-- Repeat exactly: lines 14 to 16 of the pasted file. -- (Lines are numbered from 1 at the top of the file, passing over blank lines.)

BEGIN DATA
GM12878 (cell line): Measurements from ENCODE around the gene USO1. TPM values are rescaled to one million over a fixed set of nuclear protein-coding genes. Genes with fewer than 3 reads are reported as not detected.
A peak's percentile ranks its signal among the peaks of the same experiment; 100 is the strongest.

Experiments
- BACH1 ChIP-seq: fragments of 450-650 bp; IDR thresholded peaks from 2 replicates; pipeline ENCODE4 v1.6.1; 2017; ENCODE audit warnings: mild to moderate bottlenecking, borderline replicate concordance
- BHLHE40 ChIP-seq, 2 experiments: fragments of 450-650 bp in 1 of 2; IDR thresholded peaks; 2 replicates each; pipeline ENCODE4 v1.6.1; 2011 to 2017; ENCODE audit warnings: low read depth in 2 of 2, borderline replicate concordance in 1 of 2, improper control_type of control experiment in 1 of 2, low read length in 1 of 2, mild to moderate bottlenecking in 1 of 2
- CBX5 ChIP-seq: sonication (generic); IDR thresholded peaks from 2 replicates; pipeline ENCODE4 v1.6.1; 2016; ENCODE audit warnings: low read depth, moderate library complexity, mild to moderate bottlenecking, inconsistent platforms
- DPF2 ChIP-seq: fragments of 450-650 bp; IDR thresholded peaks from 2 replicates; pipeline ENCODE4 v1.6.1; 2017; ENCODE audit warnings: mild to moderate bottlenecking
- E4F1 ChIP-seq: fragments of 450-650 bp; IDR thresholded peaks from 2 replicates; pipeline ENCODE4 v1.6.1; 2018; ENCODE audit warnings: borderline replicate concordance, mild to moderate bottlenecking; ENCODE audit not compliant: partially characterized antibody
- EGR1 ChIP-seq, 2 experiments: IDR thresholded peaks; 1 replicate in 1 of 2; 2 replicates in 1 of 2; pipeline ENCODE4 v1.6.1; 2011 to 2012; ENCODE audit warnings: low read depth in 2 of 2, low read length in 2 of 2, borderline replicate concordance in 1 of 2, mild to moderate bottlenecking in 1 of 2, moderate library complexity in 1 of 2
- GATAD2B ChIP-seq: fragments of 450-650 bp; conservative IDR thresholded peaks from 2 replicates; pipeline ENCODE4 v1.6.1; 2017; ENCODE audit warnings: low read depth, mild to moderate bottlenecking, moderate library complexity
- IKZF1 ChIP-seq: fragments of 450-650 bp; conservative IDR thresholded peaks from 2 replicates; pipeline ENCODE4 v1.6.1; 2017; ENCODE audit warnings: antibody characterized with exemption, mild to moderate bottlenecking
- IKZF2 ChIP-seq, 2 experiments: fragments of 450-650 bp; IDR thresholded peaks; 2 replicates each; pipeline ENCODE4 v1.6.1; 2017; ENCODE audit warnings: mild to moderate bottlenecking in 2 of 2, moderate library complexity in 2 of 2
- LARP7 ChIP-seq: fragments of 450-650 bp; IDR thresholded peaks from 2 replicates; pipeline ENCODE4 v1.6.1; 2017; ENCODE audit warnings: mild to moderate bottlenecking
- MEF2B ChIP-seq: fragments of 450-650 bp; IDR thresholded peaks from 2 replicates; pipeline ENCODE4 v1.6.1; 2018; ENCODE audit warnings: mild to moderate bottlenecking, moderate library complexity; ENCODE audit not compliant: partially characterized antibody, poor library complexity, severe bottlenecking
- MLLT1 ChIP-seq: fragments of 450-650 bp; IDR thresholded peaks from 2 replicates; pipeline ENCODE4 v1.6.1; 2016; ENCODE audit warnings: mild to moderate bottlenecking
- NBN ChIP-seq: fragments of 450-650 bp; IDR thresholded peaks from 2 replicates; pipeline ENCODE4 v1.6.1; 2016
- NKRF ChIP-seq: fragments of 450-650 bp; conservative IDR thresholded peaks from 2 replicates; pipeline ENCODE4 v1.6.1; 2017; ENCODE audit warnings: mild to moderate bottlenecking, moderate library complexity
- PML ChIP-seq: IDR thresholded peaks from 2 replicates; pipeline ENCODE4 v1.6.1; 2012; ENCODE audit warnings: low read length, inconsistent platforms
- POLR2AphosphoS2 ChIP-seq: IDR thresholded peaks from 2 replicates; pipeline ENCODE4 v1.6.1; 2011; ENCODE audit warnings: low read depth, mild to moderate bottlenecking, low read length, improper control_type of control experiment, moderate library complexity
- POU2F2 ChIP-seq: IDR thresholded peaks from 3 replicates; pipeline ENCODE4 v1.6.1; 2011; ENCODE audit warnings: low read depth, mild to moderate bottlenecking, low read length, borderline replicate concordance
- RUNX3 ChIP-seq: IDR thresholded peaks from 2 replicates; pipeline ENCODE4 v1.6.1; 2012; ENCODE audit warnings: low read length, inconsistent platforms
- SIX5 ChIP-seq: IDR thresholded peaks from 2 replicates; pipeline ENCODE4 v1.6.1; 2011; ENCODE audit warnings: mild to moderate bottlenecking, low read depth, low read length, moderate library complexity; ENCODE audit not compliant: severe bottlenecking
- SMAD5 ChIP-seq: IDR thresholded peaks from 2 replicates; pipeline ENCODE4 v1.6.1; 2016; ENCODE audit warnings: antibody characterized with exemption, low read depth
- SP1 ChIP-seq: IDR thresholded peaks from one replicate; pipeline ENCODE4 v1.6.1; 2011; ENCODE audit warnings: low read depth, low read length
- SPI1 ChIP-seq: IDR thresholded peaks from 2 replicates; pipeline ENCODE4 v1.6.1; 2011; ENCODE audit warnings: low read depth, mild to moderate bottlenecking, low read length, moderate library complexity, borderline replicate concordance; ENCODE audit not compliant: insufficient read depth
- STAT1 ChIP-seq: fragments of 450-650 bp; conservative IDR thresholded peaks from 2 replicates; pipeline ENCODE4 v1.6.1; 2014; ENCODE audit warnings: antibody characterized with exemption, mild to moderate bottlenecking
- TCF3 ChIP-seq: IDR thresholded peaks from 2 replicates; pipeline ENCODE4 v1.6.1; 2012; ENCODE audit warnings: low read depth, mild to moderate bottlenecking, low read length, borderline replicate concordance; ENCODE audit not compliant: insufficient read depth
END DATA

- MEF2B ChIP-seq: fragments of 450-650 bp; IDR thresholded peaks from 2 replicates; pipeline ENCODE4 v1.6.1; 2018; ENCODE audit warnings: mild to moderate bottlenecking, moderate library complexity; ENCODE audit not compliant: partially characterized antibody, poor library complexity, severe bottlenecking
- MLLT1 ChIP-seq: fragments of 450-650 bp; IDR thresholded peaks from 2 replicates; pipeline ENCODE4 v1.6.1; 2016; ENCODE audit warnings: mild to moderate bottlenecking
- NBN ChIP-seq: fragments of 450-650 bp; IDR thresholded peaks from 2 replicates; pipeline ENCODE4 v1.6.1; 2016